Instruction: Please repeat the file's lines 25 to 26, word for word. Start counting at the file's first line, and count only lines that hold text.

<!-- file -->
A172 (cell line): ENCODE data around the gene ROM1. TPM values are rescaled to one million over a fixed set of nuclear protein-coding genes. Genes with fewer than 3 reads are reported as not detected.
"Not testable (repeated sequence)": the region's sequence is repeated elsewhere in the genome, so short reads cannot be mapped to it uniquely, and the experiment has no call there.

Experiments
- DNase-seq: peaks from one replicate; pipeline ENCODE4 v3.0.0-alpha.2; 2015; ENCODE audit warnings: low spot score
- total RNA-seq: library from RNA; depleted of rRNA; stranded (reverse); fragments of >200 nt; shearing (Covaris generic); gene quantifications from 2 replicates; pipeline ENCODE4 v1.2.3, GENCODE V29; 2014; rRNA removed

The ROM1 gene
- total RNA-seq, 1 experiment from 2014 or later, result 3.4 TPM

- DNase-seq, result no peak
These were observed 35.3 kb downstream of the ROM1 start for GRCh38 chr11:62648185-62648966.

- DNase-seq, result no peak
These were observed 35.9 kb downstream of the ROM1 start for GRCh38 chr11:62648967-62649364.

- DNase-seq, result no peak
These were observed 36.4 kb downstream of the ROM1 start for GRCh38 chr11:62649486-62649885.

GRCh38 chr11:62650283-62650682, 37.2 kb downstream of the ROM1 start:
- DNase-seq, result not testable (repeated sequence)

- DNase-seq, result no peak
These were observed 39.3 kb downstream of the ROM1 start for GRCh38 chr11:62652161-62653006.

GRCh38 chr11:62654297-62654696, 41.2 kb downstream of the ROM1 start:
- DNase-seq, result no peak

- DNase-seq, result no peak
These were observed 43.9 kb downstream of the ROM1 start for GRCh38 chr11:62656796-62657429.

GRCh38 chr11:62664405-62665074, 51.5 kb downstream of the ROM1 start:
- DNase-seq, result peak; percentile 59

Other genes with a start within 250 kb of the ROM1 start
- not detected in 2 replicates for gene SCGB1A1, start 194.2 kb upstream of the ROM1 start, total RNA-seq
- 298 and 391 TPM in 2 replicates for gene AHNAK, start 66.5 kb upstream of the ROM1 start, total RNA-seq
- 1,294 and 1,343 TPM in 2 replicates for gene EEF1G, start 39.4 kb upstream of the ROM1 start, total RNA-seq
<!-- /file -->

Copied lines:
- not detected in 2 replicates for gene SCGB1A1, start 194.2 kb upstream of the ROM1 start, total RNA-seq
- 298 and 391 TPM in 2 replicates for gene AHNAK, start 66.5 kb upstream of the ROM1 start, total RNA-seq